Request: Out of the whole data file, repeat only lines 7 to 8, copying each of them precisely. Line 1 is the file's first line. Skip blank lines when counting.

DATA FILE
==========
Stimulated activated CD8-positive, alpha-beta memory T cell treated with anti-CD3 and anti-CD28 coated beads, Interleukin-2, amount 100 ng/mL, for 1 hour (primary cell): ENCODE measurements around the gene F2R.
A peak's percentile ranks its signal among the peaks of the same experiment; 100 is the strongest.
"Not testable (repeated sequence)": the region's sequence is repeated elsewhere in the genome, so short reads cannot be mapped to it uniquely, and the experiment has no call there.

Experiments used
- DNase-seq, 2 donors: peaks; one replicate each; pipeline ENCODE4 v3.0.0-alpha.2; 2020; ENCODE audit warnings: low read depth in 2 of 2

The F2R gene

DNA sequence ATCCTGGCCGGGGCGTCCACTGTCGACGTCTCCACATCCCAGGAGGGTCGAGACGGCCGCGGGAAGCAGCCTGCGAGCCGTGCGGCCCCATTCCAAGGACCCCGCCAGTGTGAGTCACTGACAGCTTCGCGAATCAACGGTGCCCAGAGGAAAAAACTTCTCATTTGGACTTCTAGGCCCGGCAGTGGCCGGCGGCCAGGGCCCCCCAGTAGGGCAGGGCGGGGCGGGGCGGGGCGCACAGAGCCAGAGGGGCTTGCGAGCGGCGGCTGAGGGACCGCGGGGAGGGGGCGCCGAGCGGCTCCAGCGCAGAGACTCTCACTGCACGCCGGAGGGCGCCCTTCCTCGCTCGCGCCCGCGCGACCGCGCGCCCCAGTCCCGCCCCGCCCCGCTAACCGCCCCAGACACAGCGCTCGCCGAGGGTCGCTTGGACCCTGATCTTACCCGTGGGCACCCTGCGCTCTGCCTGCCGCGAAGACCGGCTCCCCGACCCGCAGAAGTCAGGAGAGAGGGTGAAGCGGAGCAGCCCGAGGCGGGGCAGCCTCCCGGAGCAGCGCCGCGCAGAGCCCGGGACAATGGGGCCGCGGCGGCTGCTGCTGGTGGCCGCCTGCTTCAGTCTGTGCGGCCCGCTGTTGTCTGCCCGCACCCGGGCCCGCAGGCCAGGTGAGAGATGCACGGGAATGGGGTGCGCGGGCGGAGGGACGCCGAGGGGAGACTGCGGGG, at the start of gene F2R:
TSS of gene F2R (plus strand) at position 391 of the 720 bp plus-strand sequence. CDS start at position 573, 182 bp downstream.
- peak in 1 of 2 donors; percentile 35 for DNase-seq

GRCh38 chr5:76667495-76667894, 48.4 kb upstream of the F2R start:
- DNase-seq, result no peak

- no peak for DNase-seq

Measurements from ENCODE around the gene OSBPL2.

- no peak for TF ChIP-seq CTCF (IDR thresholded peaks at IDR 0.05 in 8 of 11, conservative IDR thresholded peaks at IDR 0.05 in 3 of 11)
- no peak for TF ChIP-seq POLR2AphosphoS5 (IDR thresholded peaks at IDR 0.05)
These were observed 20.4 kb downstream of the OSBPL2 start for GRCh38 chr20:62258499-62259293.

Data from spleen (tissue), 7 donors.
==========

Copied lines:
DNA sequence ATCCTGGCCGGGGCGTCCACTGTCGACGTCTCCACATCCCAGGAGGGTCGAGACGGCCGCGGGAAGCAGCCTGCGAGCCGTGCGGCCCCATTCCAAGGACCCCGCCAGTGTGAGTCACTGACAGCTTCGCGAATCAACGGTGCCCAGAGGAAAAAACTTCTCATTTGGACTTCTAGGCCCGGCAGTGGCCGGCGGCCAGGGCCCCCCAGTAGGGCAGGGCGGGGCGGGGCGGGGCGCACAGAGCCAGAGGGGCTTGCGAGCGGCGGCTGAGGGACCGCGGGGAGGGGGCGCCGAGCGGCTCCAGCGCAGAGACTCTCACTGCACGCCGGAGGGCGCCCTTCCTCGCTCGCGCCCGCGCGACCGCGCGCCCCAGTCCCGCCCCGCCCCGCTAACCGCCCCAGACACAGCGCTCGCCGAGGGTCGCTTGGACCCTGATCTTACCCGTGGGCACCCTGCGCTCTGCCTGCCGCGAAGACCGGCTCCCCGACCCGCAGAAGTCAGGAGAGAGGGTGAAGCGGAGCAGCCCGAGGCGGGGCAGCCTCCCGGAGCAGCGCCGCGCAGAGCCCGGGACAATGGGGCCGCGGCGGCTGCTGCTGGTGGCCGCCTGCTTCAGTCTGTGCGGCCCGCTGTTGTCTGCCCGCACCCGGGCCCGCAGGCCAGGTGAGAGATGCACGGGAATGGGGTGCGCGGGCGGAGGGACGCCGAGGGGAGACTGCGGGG, at the start of gene F2R:
TSS of gene F2R (plus strand) at position 391 of the 720 bp plus-strand sequence. CDS start at position 573, 182 bp downstream.